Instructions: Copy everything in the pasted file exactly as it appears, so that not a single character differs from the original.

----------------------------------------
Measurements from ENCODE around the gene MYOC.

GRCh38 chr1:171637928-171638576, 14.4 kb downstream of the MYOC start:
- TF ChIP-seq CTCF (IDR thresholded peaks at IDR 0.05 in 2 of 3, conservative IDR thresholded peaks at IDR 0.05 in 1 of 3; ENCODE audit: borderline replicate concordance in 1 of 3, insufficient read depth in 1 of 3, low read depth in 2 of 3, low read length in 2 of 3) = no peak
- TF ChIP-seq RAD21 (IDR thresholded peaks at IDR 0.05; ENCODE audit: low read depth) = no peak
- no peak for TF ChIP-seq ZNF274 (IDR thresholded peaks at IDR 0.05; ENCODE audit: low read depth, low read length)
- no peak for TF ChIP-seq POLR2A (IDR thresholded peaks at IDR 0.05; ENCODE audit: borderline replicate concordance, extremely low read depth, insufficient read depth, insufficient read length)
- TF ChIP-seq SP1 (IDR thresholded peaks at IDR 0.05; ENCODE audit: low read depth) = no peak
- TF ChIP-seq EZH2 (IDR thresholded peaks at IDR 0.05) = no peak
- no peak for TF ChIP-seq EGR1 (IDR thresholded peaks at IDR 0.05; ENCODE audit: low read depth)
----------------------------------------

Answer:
Measurements from ENCODE around the gene MYOC.

GRCh38 chr1:171637928-171638576, 14.4 kb downstream of the MYOC start:
- TF ChIP-seq CTCF (IDR thresholded peaks at IDR 0.05 in 2 of 3, conservative IDR thresholded peaks at IDR 0.05 in 1 of 3; ENCODE audit: borderline replicate concordance in 1 of 3, insufficient read depth in 1 of 3, low read depth in 2 of 3, low read length in 2 of 3) = no peak
- TF ChIP-seq RAD21 (IDR thresholded peaks at IDR 0.05; ENCODE audit: low read depth) = no peak
- no peak for TF ChIP-seq ZNF274 (IDR thresholded peaks at IDR 0.05; ENCODE audit: low read depth, low read length)
- no peak for TF ChIP-seq POLR2A (IDR thresholded peaks at IDR 0.05; ENCODE audit: borderline replicate concordance, extremely low read depth, insufficient read depth, insufficient read length)
- TF ChIP-seq SP1 (IDR thresholded peaks at IDR 0.05; ENCODE audit: low read depth) = no peak
- TF ChIP-seq EZH2 (IDR thresholded peaks at IDR 0.05) = no peak
- no peak for TF ChIP-seq EGR1 (IDR thresholded peaks at IDR 0.05; ENCODE audit: low read depth)